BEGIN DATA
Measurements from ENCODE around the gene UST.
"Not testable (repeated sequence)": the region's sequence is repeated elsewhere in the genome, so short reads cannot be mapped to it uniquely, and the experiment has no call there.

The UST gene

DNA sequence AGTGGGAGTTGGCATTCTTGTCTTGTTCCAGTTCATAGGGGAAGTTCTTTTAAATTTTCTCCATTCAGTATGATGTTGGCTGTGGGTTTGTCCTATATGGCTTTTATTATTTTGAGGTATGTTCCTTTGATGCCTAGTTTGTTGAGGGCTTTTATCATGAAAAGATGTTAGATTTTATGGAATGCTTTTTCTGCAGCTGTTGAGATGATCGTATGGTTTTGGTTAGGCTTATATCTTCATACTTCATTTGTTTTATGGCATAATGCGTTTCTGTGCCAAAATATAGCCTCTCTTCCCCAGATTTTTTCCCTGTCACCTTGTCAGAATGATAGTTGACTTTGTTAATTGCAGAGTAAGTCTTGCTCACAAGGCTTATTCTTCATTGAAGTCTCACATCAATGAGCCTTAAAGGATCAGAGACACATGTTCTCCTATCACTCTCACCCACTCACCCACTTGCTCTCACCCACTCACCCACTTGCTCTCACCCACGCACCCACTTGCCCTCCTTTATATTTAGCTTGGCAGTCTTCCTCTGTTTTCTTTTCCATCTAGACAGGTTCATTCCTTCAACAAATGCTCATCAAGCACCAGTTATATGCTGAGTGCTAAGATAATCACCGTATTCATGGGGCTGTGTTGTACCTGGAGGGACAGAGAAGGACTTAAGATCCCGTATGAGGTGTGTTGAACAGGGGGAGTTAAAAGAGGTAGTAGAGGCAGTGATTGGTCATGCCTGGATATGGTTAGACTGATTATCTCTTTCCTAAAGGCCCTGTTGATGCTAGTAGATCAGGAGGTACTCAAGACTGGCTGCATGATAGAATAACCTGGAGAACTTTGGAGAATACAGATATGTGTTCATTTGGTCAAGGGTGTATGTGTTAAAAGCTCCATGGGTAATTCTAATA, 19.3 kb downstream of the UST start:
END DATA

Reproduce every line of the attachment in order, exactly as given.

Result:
Measurements from ENCODE around the gene UST.
"Not testable (repeated sequence)": the region's sequence is repeated elsewhere in the genome, so short reads cannot be mapped to it uniquely, and the experiment has no call there.

The UST gene

DNA sequence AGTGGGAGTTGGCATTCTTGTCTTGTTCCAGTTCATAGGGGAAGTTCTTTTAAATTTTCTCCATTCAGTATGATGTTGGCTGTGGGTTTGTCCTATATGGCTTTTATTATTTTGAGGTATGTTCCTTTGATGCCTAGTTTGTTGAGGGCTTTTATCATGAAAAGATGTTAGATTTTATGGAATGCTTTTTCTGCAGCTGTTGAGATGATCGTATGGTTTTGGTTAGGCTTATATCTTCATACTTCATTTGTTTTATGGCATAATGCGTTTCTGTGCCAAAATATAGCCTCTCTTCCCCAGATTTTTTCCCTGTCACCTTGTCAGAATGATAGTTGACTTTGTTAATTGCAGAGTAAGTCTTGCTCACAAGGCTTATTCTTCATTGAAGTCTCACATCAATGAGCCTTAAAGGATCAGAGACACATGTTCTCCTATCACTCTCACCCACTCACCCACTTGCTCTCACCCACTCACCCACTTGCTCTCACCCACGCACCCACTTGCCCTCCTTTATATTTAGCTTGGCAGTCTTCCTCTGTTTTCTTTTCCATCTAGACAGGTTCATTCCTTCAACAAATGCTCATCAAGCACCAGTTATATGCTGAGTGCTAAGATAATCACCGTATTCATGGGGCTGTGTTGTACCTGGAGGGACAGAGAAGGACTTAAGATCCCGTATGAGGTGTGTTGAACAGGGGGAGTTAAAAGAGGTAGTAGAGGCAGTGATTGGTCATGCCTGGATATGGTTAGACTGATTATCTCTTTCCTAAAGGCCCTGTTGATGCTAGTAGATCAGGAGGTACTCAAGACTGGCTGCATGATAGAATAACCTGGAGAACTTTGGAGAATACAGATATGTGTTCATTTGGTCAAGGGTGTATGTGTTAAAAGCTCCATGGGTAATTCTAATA, 19.3 kb downstream of the UST start: